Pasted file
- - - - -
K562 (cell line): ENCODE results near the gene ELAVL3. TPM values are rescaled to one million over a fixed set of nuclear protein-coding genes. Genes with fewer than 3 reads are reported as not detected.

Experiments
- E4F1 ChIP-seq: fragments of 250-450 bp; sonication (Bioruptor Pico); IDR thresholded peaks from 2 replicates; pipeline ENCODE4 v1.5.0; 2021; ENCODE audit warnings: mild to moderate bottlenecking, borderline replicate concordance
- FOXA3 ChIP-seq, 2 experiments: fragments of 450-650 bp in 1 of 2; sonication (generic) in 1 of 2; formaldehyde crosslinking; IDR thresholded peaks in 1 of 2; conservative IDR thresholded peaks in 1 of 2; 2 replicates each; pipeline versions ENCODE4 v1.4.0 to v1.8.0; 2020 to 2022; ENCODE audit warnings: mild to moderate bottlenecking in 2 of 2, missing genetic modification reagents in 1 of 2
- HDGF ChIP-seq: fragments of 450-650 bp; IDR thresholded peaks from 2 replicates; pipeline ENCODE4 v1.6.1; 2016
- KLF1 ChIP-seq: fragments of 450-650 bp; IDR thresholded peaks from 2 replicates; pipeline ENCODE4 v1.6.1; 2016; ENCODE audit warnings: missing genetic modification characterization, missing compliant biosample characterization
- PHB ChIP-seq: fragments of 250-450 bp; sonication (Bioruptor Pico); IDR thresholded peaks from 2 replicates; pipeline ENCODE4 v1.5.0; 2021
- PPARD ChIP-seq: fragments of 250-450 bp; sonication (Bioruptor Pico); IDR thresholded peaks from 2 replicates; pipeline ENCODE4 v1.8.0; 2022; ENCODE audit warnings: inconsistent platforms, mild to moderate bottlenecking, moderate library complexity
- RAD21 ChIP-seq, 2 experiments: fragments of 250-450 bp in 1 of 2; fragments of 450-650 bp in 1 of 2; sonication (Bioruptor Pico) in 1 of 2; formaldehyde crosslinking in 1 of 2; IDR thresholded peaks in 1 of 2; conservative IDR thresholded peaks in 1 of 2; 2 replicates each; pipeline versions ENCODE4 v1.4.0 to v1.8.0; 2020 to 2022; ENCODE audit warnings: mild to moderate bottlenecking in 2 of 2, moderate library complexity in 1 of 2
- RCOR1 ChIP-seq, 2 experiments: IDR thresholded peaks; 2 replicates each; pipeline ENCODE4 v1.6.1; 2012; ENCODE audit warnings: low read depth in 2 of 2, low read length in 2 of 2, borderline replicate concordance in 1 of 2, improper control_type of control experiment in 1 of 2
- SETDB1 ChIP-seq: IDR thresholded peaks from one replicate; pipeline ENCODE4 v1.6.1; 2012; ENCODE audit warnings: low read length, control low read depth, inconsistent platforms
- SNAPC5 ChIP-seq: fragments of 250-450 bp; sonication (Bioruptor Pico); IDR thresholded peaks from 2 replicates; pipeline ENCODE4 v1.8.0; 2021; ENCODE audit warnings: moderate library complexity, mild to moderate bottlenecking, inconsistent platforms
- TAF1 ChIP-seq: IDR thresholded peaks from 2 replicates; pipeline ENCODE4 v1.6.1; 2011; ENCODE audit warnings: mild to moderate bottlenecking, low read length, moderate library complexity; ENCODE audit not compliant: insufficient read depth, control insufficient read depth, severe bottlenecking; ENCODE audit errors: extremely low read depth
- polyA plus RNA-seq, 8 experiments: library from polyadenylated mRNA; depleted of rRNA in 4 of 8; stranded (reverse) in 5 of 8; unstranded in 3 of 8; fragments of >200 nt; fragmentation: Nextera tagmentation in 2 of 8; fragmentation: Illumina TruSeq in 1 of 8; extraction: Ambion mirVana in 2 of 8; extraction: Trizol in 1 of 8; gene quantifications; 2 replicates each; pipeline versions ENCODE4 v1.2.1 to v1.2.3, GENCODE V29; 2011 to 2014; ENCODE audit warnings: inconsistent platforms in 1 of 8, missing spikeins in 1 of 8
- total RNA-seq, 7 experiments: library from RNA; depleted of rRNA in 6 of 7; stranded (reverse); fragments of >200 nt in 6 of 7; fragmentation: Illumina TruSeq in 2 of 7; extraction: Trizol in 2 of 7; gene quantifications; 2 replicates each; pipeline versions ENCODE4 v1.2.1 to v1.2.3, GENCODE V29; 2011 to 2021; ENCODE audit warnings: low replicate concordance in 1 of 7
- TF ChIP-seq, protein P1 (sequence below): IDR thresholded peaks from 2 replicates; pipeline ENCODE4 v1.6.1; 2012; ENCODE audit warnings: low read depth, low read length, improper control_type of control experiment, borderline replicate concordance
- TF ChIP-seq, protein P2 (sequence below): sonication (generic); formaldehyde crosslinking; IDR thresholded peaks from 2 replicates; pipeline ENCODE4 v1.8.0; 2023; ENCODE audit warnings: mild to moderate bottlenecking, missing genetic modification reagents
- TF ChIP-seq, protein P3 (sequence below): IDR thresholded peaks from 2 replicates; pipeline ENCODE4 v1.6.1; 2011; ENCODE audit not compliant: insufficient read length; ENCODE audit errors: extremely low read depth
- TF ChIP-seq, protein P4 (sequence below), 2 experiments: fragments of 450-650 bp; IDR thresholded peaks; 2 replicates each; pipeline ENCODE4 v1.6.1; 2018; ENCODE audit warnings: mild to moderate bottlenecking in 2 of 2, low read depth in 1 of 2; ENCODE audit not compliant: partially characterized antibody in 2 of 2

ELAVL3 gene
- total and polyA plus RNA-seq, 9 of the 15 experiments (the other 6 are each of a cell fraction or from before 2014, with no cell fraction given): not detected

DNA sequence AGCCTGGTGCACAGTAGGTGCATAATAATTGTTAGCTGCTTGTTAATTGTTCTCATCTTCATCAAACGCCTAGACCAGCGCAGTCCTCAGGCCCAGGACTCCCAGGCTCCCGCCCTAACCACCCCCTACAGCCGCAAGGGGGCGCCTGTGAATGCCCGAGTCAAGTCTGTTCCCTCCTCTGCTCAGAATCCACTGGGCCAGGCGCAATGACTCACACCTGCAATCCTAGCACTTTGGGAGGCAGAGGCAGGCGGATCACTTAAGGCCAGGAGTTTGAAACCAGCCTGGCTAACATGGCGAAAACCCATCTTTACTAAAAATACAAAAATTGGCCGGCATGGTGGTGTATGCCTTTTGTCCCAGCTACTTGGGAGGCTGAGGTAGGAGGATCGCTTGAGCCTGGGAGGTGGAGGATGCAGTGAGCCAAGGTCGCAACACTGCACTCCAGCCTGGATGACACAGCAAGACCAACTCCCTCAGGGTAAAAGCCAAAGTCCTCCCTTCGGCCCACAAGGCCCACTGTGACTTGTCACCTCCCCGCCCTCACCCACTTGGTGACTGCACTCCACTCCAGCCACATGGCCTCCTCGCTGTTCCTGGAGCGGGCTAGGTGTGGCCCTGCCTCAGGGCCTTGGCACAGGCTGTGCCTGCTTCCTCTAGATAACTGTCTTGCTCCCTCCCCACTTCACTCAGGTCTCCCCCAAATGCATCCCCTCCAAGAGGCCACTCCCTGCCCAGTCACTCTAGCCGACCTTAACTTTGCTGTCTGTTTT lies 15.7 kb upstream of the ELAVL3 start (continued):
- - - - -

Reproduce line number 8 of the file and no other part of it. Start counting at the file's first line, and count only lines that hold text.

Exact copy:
- PPARD ChIP-seq: fragments of 250-450 bp; sonication (Bioruptor Pico); IDR thresholded peaks from 2 replicates; pipeline ENCODE4 v1.8.0; 2022; ENCODE audit warnings: inconsistent platforms, mild to moderate bottlenecking, moderate library complexity